Legislative leaders plan to approve a state budget that is nearly an exact match of Gov. Chris Christie's proposal in February. It has most of that budget proposal's shortcomings and leaves most of the governor's cuts to services and investments on the table.
Christie's tax hike on the working poor remains in place; schools are still underfunded by a massive $1.2 billion; green-jobs programs are on the cutting board; and no attempt was made to hold him to his 2009 campaign pledge to increase funding for higher education. Meanwhile, the budget includes more than $200 million in corporate tax breaks and protects Christie's tax cuts for New Jersey's richest 1 percent.
It's worth noting how New Jersey's budget debate has differed from other states. Elected officials around the country have come to the conclusion that three years of the sort of deep budget cuts that Christie made fashionable his first year in office have deprived their residents of essential services and done real damage to their local economies. Now states are either reinvesting rebounding revenues or raising new revenue to make smart investments that will make the most of their economic recoveries.
In Indiana, Republican legislators defied their Republican governor and trimmed his tax cut to make room for reinvesting in essential services. California increased taxes on high-income earners last year and is now preparing to restore deep cuts to public schools and higher education. There are no similar voices calling for these kinds of steps in New Jersey.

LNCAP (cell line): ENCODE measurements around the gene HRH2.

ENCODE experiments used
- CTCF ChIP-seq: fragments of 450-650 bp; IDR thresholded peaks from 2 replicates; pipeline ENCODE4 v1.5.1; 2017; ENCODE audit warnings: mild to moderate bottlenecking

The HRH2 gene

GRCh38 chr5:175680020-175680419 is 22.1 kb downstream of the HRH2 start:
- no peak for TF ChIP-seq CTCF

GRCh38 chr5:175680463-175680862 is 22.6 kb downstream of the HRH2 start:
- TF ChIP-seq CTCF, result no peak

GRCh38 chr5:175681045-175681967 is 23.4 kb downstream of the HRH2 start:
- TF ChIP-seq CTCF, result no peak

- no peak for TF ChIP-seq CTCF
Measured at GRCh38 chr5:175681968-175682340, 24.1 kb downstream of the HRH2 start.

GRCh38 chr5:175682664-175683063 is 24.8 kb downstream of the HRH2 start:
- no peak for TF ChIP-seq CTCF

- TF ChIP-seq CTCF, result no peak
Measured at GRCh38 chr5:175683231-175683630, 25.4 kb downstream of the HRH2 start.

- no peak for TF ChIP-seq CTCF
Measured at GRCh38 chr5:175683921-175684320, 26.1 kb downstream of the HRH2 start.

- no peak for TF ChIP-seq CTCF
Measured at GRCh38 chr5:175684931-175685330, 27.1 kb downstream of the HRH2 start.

Not only are New Jersey legislators out of step with their colleagues in other states, they seem at odds with their own past positions on Christie's budget cuts. In 2011, the Legislature passed a budget that reaffirmed their priorities. It ended Christie's 2010 tax cut for millionaires and used the funds to restore his devastating cuts to urban and suburban schools around the state. It restored funding for women's health, put cops back on the street, invested in green-job development, and provided funding for housing construction that would make New Jersey more affordable and create jobs at the same time.
When the governor vetoed those restorations, legislators were rightly outraged. Senate President Steve Sweeney, D-Gloucester, Salem, Cumberland, said he "wanted to punch the governor in the face." Assembly Speaker Sheila Oliver, D-Essex, called the vetoes "unfortunate and heartbreaking." But the very voices that blasted Christie for his budget cuts now have given their stamp of approval to a budget that keeps so many of those cuts in place. Where was their outrage now?
The Legislature is a coequal branch of government, and it is the branch that actually drafts the budget. It can choose to accept or reject the governor's preliminary proposal. Why would legislators not take the opportunity to lay out an alternative vision to fiscal policies that have done so much damage to New Jersey?
This year's budget debate that wasn't is a missed opportunity. Legislators could have made an aggressive case for a budget that invests in pro-job, pro-growth programs like affordable after-school care, public preschool, higher education, and infrastructure development. And they could have once again been the real voice of fiscal responsibility by saying that everyone - including the richest 1 percent - should pay their fair share for the services that benefit all of us.
Instead, legislators failed to offer a real alternative to this governor's economic agenda, which has consistently placed the interests of the very rich above the rest and failed to deliver the economic growth that we were promised.
Bill Holland is the executive director of the New Jersey Working Families Alliance in Newark.